2) In addition to the Brandan Wright connection, UNC’s Roy Williams is among Kevin Stallings‘ closest friends in the coaching fraternity, establishing solid ties to UNC.
3) The catching and pitching competition at Vanderbilt will be tight for the next three years. At Catcher, Vanderbilt will feature two established players in (’08-’09 year) Sophomore Curt Casali (rated the #60 prospect for the ’07 class and rated 10 by Perfect Game) and Red Shirt Sophomore Andrew Giobbi (rated 10 by Perfect Game in ’05). Casali is expected to win the starting job behind the plate by ’08-09, if not by supplanting incumbent starter Shea Robin this year. Giobbi has seen action at Catcher, Firstbase and DH for the Dores and figures to continue to do so for the next two years. In addition, Jesse Johnson of Vandysports.com reports that Corbin has a pair of solid Catcher walk-ons. Stallings could have faced stiff competition as a pitcher, with Corbin and recruiting coordinator Erik Bakich having assembled a star studded pitching class for ’08-09 featuring AFLAC All American Sonny Gray (PG rating 10), Will Clinard (PG 10), Grayson Garvin (PG 10), Corey Williams (PG 9.5), Ryan Westmoreland (PG 9) and Navery Moore, who was not given a number rating by PG despite being listed as the 18th best prospect in the ’08 class in November 2006. Also returning in ’08-09 will be standout pitchers including Mikie Minor, Drew Hayes, Chase Reid, Mark Lamm, Richie Goodenow and Caleb Cotham. Stallings had been recruited to Vanderbilt and UNC as a Catcher and by Auburn as a pitcher. The CBB believes, without any real basis, that playing time figured into the equation.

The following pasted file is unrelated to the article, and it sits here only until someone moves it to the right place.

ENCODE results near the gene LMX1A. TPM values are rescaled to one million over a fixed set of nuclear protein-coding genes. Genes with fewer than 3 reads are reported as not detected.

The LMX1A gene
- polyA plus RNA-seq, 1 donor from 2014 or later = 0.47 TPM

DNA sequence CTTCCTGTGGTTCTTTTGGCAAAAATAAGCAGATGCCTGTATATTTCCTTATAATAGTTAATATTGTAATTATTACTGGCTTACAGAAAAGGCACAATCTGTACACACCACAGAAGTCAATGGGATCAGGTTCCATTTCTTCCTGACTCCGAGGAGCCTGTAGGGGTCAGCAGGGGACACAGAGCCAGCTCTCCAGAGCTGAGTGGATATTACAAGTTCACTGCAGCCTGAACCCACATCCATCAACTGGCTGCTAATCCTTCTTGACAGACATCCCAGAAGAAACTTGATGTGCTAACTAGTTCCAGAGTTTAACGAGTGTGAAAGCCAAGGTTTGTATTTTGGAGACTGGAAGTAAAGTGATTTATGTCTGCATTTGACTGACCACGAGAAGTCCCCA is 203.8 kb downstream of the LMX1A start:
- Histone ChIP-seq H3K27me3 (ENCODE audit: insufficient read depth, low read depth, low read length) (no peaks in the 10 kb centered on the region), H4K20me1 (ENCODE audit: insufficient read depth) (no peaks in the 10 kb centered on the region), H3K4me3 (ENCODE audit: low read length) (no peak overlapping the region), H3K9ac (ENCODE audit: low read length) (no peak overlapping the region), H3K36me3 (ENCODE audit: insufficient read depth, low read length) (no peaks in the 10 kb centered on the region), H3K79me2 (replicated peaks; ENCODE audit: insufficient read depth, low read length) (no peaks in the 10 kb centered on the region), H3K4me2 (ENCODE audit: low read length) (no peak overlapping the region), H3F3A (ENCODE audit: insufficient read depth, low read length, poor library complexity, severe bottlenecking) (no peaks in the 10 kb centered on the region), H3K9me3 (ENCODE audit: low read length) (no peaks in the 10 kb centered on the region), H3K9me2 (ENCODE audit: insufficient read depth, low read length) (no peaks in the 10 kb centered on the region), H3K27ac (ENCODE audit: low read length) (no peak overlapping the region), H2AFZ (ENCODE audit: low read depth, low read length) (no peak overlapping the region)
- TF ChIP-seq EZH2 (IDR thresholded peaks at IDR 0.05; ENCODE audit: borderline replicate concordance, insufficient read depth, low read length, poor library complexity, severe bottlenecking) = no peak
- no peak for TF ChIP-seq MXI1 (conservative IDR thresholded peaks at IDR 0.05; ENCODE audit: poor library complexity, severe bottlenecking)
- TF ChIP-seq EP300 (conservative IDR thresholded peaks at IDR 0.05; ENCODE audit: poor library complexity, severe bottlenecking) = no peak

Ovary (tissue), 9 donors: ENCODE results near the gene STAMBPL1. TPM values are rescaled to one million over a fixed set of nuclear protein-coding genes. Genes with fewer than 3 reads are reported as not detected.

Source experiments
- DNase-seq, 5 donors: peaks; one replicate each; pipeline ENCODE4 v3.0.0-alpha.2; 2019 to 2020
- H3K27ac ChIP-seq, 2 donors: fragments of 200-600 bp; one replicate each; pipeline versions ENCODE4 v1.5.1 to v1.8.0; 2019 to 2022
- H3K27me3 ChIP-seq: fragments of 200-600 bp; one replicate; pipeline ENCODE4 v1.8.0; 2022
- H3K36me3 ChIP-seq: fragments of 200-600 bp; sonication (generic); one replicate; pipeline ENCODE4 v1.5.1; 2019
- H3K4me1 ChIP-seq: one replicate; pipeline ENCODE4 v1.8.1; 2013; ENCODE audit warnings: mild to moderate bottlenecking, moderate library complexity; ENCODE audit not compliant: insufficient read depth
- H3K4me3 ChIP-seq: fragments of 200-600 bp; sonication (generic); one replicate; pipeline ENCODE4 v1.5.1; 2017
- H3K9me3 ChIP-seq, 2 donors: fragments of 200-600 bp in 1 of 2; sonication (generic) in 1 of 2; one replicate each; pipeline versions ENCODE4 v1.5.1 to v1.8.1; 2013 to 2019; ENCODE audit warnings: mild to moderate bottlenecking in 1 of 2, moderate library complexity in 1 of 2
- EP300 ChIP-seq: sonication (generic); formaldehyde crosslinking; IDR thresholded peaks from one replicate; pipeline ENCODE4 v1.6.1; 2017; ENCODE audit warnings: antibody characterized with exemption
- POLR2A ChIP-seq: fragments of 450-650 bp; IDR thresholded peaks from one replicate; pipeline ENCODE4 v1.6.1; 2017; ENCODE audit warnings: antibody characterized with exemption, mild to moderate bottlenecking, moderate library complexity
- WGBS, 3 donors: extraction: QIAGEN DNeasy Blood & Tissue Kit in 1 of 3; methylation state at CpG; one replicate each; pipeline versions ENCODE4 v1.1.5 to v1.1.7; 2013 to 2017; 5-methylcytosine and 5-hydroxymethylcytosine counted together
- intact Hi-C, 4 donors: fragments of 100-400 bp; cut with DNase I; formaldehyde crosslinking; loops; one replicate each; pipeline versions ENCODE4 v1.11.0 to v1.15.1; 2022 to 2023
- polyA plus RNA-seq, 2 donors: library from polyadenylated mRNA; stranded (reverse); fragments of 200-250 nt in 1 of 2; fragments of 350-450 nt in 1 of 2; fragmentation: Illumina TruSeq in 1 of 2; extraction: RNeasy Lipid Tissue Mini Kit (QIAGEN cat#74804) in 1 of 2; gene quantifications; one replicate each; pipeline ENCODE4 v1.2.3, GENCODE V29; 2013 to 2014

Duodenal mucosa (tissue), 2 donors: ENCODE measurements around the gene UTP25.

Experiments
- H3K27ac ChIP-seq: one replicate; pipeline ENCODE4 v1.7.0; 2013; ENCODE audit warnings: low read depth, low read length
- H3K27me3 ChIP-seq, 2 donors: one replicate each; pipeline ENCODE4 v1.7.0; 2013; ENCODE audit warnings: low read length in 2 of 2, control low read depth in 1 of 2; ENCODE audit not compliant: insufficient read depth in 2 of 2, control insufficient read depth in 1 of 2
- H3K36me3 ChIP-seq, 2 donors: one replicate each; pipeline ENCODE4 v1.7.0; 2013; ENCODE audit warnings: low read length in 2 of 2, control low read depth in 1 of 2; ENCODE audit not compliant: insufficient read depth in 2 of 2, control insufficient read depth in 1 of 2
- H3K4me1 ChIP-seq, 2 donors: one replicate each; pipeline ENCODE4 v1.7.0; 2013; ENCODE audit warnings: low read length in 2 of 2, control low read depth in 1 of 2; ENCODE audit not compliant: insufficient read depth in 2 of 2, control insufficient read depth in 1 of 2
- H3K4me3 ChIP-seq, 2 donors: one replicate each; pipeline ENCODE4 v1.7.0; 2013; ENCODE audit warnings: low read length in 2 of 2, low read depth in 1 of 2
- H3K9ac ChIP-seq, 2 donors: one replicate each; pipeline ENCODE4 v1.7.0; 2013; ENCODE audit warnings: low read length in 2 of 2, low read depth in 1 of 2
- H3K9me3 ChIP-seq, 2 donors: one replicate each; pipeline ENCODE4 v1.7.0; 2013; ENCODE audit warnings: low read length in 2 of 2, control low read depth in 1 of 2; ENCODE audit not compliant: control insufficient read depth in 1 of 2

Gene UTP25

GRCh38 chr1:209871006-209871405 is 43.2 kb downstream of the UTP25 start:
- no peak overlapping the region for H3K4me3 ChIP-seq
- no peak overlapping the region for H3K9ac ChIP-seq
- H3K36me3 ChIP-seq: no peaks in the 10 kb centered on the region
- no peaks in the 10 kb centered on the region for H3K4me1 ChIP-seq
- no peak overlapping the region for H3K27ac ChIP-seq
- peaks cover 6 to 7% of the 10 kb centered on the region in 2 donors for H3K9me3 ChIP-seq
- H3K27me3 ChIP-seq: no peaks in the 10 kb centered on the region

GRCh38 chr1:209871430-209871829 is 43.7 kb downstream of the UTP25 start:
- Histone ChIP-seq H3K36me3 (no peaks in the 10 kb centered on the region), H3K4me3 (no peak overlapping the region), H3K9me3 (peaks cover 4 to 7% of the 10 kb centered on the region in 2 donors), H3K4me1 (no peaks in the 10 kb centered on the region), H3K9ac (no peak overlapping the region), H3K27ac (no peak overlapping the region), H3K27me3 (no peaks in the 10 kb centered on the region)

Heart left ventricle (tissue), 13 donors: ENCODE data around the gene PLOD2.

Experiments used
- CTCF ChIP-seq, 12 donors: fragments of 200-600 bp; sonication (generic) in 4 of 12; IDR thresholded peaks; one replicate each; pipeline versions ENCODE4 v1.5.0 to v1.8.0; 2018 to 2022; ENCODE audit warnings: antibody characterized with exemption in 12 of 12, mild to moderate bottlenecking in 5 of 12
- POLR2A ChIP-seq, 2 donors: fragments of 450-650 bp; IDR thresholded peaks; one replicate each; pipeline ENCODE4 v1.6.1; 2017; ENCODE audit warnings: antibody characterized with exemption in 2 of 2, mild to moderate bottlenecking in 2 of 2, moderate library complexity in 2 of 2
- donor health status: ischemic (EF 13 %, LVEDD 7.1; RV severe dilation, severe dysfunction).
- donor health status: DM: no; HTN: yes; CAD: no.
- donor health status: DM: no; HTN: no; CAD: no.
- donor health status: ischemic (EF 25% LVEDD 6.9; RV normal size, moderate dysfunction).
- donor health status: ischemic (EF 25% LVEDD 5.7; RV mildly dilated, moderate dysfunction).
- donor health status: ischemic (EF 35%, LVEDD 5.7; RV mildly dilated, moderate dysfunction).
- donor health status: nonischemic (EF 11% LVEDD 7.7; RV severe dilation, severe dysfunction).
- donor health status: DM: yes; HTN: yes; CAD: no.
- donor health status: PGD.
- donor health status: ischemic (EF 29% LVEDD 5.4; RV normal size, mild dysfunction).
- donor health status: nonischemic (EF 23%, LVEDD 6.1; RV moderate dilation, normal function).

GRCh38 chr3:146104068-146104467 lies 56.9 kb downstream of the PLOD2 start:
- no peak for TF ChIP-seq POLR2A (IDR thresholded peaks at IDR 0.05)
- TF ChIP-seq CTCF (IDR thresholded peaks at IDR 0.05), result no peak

4) UNC has somehow managed to become one of the uber elite baseball programs in the country while flying a bit under the radar. They have appeared in the last two CWS finals and have always been a solid program, despite not getting some of the same athletic-academic regard that Stanford, Rice, Tulane and Vandy have received in conversations about “signability“. The “somehow” is not a reflection of UNC not having earned elite status or been excellent on the field, just that, for some reason, their recruiting, on the field and academic excellence don’t get seem to get enough praise in the media.
5) Finally, it provides Stallings the opportunity to have a college experience away from home. A factor for many students.
This writer thinks a combination of 3 and 4 led to the commitment, and that Mike Fox is getting one of the finest players in the nation. Stallings has starred in the Nashville area and on former Commodore Hunter Bledsoe’s Brentwood A’s summer team. He throws in the low 90s off the hill and has impressive defensive skills despite his lanky nature. It’s a pretty safe bet that Fox will get Stallings to campus and, as he grows into his body, Jacob could develop into one of the finest Catchers in the NCAA. Congratulations to Jacob, Coach Stallings and the family.
With one of his perceived top catching targets now in the Tarheel fold, attention will likely look to fellow Nashville Catcher Casey Dykes. Like Stallings, the Franklin based Dykes was rated 9.5 by Perfect Game. Unlike Stallings, Dykes‘ secondary position is 3B, a need area for the ‘Dores. Vanderbilt will likely lose Rivals All-Americans Pedro Alvarez (3B) and Ryan Flaherty (SS) to the next MLB draft. Dykes could compete for playing time at third, though ’07 signee Gabe Ortiz is expected to step into one of those slots, and though Chris Lee of Vandysports has confirmed the commitment of another ’08 elite prospect on the left side of the infield. The information is still not public on the new commitment, so I cannot comment further on the identity of the player pursuant to the College Baseball Blog’s policy on Use and Attribution.